That opened up a whole conversation about Blu-ray's current limitation in the portability realm, including the conspicuous lack of Blu-ray Disc drives in laptops and PCs. That's all about to change, he told me, because the cost of these Blu-ray Disc drives has plummeted.
"It used to be it would add $200 or $300 to the cost of a laptop, and when you're talking about a list price of $600 to $800, that's a big deal," he said. "But now, the upcharge can be as little as $100, so now it finally makes sense."
Hopefully he's right. For Blu-ray to really flourish, we need mass playback devices, and that includes computers. I continue to be amazed that Blu-ray drives are not yet standard in computers, particularly given the capacity issues we're now facing across the board with virtually all media. Three years ago the average digital image, from a point-and-click digital camera, was 800K; today, it's 5MB. And as my friend at Intel said, "We're now looking at 4GB of high-def video footage, just from a kid's birthday party." My hunch is that particularly now that the price of drives has fallen, we're going to see a proliferation of computers with Blu-ray Disc drives, maybe even as standard equipment. To not do so at ths point simply doesn't make any sense."
At the same time, I expect more portable Blu-ray disc players such as the one displayed by Toshiba, and hopefully some car units as well. At the Audiovox booth I saw a new car DVD player with a built-in PlayStation 2. Great idea, I thought to myself, but this is a marriage of two outdated technologies. Why not offer a combo Blu-ray Disc/PlayStation 3 car unit? You'd think that might even be easier, since a PlayStation 3 already has a Blu-ray Disc drive built in. Hey, now that's an idea -- the next generation of car players would simply consist of a PlayStation 3, which can double as a game and movie machine. Sony, are you listening?
By: Thomas K. Arnold
It's been a wild and crazy two days here in Las Vegas, beginning with a most enjoyable cocktail party sponsored by DEG: The Digital Entertainment Group that ended with a bunch of us being holed up in a nearby banquet room watching the Crimson Tide roll all over Texas. I couldn't help but laugh when the goody bags were being handed out -- each bag contained maybe a dozen Blu-ray Discs and two DVDs, and I overheard one person pull out the DVDs and mutter, "What's this?" Granted, this was an industry crowd, but you can see the writing on the wall: DVD will one day soon be looked up much as we now look at VHS. I now firmly believe everything will ultimately be issued on Blu-ray Disc, even vintage TV shows and old black-and-white movies. People will gradually liquidate their DVD collections and go all Blu. Studios may not get the premium pricing they initially wanted, but they surely will get mass library replacements. Once you go Blu, you just don't want anything else anymore.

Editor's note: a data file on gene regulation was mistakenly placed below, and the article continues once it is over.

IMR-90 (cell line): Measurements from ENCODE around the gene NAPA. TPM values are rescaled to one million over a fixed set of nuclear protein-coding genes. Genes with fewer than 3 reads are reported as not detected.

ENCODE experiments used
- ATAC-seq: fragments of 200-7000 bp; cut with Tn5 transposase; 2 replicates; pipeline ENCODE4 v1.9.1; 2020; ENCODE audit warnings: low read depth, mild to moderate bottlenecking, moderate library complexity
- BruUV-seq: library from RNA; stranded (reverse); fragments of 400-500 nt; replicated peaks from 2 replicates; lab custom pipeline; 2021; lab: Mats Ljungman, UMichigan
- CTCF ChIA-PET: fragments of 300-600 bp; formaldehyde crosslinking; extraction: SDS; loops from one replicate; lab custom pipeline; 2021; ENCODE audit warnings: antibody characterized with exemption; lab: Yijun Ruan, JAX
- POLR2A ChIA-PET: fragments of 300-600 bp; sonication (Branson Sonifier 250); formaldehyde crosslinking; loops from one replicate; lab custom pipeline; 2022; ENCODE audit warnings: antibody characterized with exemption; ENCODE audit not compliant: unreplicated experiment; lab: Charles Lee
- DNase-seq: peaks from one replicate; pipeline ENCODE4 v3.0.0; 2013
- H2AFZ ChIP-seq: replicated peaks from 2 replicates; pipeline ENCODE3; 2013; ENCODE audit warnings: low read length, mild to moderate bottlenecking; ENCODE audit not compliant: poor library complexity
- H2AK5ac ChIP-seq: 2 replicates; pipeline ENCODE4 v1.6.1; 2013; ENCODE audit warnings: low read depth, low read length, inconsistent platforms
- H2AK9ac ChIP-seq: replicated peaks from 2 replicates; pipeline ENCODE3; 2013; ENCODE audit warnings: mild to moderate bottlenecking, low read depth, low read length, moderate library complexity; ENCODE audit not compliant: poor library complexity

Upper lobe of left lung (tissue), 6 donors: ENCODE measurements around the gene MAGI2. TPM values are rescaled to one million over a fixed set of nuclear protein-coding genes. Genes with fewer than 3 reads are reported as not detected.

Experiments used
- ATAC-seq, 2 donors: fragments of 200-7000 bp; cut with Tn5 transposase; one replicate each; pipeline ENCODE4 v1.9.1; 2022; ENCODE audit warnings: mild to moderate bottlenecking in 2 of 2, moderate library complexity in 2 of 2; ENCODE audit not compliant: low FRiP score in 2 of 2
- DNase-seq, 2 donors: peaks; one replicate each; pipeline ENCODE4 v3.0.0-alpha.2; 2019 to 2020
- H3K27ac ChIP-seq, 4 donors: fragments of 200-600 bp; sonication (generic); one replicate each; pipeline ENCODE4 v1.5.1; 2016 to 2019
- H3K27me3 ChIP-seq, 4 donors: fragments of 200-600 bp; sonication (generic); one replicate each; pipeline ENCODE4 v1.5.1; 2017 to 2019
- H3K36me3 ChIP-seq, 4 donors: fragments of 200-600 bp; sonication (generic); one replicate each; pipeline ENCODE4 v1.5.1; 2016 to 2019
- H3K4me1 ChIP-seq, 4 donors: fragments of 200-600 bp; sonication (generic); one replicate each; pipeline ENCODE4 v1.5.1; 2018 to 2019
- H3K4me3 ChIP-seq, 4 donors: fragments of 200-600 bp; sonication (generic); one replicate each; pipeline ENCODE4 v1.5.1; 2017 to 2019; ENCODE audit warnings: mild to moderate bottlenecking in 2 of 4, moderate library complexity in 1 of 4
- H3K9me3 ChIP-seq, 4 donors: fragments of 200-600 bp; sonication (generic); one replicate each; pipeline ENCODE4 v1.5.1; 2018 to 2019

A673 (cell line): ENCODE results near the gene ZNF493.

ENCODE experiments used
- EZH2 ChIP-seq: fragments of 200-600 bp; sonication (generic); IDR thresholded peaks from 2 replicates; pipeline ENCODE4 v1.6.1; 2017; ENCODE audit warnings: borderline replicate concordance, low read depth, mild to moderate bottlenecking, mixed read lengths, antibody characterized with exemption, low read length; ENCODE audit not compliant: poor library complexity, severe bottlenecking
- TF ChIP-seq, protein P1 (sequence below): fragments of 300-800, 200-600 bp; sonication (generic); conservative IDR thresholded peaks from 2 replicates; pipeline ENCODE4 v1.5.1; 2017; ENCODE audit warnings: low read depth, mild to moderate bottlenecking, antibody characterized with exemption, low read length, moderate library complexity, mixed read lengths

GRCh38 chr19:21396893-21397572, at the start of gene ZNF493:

On the show floor, the big buzz was 3D, commanding center stage at vast booths from Panasonic (which was showing clips of Avatar), Sony, Toshiba and other large CE companies. The buzz was of course intensified with word that Sony Pictures and Walt Disney Studios are both plunging headfirst into 3D. Given 3D's acceptance in movie theaters, I think the home market is primed and ready. I know mine is -- and I'm talking not just about the kids but about me. I love 3D, and frankly I can't wait.
I also want to give kudos to Toshiba for displaying a portable Blu-ray Disc player. The company that for so long backed rival HD format HD DVD is now a true Blu convert and is back to innovating and leading the market. We need a lot more companies making portable Blu-ray Disc players and mobile units for cars, as well. Blu-ray Disc has the upper hand in quality and is now affordable as well. What we need now is flexibility.
By: Thomas K. Arnold
Just rolled into town late last night from our annual winter road trip — my wife's from Alabama (she grew up not far from Warner Home Video president Ron Sanders!) and each year between Christmas and New Year's she flies home while I take the three boys on a cross-country road trip. As usual I've kept my eyes and ears open about anything pertaining to our business, and here are a few observations:
1) Virtually every minivan or SUV had a DVD player going. I could see it clearly through the back window as I drove through Arizona, New Mexico, Texas, Louisiana, Mississippi and Alabama.
2) Even in the rural South, Blu-ray appears to be catching on. I went to a regional chain called HH Gregg, sort of a mini-Best Buy, to buy a new router for Diana's sister and her family. Two people were ahead of me at the checkout counter on New Year's Eve, and both had a Blu-ray player in their carts.